So we all have our favorite motorsports. Okay shouldn’t call them “sports” per se, more “the type of crashes or lack thereof that interest me“. For some folks it’s NASCAR, other folks its JGTC and its new Super GT buddy, Formula 1, so on. For me, it’s DTM and its distant cousin WTCC. The thing that interests me the most about either is the… somewhat vague intention that it’s still cars being driven by racers, not plastic husks that are all the same shape. I know, technically this is called a “silhouette” for motorsports, complicated racing gear underneath the shell of a heavily modified car, but at least unlike NASCAR, DTM still attempts to keep it unique! Not a bunch of colored slabs that are tailgating fiercely that you have to identify by their damn headlight or taillight stickers to spot the friggin’ make.
… Yeah that’s probably gonna draw some ire. Basically, I just like how they look in DTM, WTCC and the Super GT. Also I just noticed how many frickin’ acronyms were just tossed around in like six sentences, thats motorsports for you! But DTM in particular has been one interesting motorsport for me, especially the cars – and I had built a fair amount of models of it before, though this way before I even thought of doing this website. Revell has a whole series of the more recent BMW’s, Mercedes’ & Audi’s, of which I did Bruno Spengler’s BMW M3 and Mercedes C-class and Tom Kristensen’s Audi A4. I was(and still am) amateur extraordinaire when I made those models but holy Jesus they were a blast to build. The interior is simplistic, as it kind of is in real life, though the roll cage and such is nice and complicated, the real fun comes on the body shell itself.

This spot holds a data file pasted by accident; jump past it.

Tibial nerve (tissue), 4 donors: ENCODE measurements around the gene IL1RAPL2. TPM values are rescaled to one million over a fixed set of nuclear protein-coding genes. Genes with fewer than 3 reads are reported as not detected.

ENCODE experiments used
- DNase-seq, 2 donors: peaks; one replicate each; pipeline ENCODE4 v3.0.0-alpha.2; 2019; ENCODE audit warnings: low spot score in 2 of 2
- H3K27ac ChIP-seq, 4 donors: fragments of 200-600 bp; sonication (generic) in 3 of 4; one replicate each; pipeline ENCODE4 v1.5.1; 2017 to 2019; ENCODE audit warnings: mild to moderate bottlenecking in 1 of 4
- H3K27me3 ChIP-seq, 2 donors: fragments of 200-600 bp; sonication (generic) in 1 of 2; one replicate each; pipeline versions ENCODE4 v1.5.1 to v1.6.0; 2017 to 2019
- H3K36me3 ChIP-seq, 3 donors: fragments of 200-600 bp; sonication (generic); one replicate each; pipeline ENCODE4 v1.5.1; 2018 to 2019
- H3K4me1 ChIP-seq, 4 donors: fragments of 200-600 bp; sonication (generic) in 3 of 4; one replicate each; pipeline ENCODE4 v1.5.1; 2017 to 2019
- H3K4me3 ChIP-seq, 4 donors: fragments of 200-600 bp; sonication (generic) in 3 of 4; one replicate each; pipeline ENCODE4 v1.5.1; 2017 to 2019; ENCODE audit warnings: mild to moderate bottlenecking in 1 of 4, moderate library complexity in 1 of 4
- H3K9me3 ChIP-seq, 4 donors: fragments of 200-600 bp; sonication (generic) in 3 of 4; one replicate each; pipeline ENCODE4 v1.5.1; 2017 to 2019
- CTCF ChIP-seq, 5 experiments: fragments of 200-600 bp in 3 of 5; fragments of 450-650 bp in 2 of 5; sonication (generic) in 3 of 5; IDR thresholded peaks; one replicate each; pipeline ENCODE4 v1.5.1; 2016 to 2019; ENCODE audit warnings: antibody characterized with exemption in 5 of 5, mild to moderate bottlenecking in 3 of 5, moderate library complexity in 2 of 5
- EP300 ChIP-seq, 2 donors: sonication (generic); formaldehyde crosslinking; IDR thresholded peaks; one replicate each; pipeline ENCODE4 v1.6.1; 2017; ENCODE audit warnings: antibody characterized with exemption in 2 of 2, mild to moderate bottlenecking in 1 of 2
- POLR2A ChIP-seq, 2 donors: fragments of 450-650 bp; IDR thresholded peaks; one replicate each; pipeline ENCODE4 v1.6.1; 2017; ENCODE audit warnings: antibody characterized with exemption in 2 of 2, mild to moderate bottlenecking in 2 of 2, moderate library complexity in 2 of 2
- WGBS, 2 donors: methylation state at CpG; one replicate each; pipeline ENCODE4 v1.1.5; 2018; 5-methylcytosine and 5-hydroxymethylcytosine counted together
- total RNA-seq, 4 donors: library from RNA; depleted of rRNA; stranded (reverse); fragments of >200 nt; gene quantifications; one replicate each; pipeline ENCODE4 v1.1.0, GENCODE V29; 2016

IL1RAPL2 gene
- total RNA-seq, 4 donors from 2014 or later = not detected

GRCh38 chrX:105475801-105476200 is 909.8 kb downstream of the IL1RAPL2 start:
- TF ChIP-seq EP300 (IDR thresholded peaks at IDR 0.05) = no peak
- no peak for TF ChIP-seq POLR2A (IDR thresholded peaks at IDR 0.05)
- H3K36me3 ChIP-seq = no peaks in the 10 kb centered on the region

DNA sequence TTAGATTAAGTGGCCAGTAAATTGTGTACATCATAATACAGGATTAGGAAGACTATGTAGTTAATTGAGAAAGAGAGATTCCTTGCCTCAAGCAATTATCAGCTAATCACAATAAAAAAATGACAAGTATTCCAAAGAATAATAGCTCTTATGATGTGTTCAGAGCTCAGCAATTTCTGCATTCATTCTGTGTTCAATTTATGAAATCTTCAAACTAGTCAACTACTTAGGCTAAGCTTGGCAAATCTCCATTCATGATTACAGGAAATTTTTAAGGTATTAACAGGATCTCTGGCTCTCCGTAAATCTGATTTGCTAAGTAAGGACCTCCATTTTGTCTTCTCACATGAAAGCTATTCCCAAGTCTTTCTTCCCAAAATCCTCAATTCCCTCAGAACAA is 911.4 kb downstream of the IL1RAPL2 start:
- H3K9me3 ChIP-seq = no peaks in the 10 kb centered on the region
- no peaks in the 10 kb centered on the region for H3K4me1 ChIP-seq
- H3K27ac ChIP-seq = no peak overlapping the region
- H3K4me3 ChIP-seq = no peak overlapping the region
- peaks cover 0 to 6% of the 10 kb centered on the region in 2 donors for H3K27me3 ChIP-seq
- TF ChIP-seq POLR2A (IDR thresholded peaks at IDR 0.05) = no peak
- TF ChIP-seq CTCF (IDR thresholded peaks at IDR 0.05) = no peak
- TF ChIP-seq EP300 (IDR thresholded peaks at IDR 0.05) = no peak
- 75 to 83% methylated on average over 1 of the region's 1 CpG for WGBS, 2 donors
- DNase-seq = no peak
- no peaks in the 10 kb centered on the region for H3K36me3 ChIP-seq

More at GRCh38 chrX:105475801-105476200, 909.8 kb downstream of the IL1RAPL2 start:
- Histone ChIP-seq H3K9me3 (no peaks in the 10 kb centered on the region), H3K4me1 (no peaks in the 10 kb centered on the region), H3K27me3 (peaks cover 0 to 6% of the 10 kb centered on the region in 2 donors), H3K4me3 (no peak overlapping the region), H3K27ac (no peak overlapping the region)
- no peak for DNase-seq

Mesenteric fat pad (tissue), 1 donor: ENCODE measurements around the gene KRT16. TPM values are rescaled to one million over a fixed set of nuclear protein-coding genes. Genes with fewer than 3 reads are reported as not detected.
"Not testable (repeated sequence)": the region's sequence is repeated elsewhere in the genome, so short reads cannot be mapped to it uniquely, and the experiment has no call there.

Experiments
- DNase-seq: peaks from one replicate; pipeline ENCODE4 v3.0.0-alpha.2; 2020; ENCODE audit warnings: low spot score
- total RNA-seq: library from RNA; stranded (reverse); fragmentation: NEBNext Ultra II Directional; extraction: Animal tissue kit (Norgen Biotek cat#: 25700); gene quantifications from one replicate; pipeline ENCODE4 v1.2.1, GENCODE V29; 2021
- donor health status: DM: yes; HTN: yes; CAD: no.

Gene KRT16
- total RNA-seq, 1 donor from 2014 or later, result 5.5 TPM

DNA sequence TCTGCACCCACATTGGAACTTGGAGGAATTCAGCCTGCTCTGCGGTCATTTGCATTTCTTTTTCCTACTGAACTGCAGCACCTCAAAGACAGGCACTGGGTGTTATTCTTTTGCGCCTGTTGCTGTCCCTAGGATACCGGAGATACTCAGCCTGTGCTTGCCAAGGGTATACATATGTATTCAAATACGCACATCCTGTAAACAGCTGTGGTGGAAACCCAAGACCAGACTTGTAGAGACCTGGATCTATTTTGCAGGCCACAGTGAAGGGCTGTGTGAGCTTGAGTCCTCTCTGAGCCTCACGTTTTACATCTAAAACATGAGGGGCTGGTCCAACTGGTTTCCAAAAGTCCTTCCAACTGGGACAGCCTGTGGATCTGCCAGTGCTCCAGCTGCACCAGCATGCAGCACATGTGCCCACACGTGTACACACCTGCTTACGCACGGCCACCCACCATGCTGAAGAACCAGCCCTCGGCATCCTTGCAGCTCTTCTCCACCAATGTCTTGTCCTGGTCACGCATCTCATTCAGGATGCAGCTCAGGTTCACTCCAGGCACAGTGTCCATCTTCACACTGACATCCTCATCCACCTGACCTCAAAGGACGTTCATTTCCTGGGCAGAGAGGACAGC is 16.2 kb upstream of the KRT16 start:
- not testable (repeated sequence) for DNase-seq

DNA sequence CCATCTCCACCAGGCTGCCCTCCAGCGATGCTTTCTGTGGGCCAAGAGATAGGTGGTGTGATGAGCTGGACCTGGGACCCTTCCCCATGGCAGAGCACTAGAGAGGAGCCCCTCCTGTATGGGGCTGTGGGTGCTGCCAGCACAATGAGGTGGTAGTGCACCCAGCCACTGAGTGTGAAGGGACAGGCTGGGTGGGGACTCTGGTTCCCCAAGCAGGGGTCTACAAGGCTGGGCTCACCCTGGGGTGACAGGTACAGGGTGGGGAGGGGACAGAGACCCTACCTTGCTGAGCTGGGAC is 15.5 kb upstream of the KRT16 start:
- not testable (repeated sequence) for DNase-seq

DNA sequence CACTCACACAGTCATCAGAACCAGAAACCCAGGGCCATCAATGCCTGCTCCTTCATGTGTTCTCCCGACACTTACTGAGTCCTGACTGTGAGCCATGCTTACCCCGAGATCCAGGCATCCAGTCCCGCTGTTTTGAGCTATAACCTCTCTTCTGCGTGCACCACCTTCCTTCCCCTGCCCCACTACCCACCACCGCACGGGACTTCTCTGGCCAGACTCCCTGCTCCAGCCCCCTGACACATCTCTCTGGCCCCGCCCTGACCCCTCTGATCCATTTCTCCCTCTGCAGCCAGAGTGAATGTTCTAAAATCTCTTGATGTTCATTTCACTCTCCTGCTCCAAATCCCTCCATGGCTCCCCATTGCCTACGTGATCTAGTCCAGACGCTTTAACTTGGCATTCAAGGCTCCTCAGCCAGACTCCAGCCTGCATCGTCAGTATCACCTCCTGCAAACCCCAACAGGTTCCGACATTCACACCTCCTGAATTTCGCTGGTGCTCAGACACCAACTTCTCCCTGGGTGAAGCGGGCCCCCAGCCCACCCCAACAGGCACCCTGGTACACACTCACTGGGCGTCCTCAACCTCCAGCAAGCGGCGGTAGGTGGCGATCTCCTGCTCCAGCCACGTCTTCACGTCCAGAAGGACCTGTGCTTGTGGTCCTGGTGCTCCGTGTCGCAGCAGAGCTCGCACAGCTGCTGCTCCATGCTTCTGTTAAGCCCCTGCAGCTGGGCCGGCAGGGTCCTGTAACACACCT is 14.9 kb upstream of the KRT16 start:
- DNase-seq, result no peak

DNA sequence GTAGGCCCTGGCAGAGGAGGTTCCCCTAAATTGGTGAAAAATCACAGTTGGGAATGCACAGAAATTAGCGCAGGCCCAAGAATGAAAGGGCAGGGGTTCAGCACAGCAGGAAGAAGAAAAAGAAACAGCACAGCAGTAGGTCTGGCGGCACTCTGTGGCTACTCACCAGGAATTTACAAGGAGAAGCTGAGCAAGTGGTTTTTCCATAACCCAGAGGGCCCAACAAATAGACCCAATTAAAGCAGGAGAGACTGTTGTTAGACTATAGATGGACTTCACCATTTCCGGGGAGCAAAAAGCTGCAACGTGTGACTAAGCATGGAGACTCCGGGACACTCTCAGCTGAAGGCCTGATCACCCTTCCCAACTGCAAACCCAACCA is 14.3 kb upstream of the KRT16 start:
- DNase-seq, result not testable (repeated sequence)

To be fair, it isn’t as complicated as the Revell DTM kits, but that’s thanks to two parts; one being it having no engine and not needing a whole removable front lid and two being that most of the complicated parts and aerodynamic bits are already attached to the body. For instance, the Audi A4 kit by Revell has you manually attach around eight canards to a side, bit by bit. I personally prefer the somewhat less complicated manner, but I can see how folks would prefer the “everything needs to be done by hand” method. One thing that Tamiya has done a friggin’ good job of is the attempts at helping the builder out on trying to nail the two tone paint job, it’s still somewhat of a guess-job as it tells you to cut out shapes of the decal instruction sheet for little spray paint masks, which is nice and all but its just one of those things that is more effort than its worth, given you can also just tape off a similar body line and just do it the slightly harder way.
But man, this is one interesting subject matter, the Opel Astra or its British counterpart, the Vauxhall Astra, always has been the de facto boring-ass-car, even being the more sporty coupe variant of the Opels. Its basically the European Toyota Camry. There’s arguably no more boring car on the European market than the Opel Astra, well its bigger brother the Vectra though its just a elongated version of it, but for some reason, it made for one decent performance vehicle. The Astra G did quite alright in rallycross, made some appearances back in the nineties in the Super Tourenwagen Cup among BMW M3s and such. But its biggest claim to racing fame is its 2000 through 2004, where it took 2nd place on it’s first go-through(this particular car even, driven by Manuel Reuter) and then… it just fell the fuck apart. I mean, Jesus they tried and they just… failed. Opel had one more team victory on the Nürburgring and then it just wouldn’t go their way anymore. Hell, Opel pulled from the racing scene as a factory sponsored team in 2006.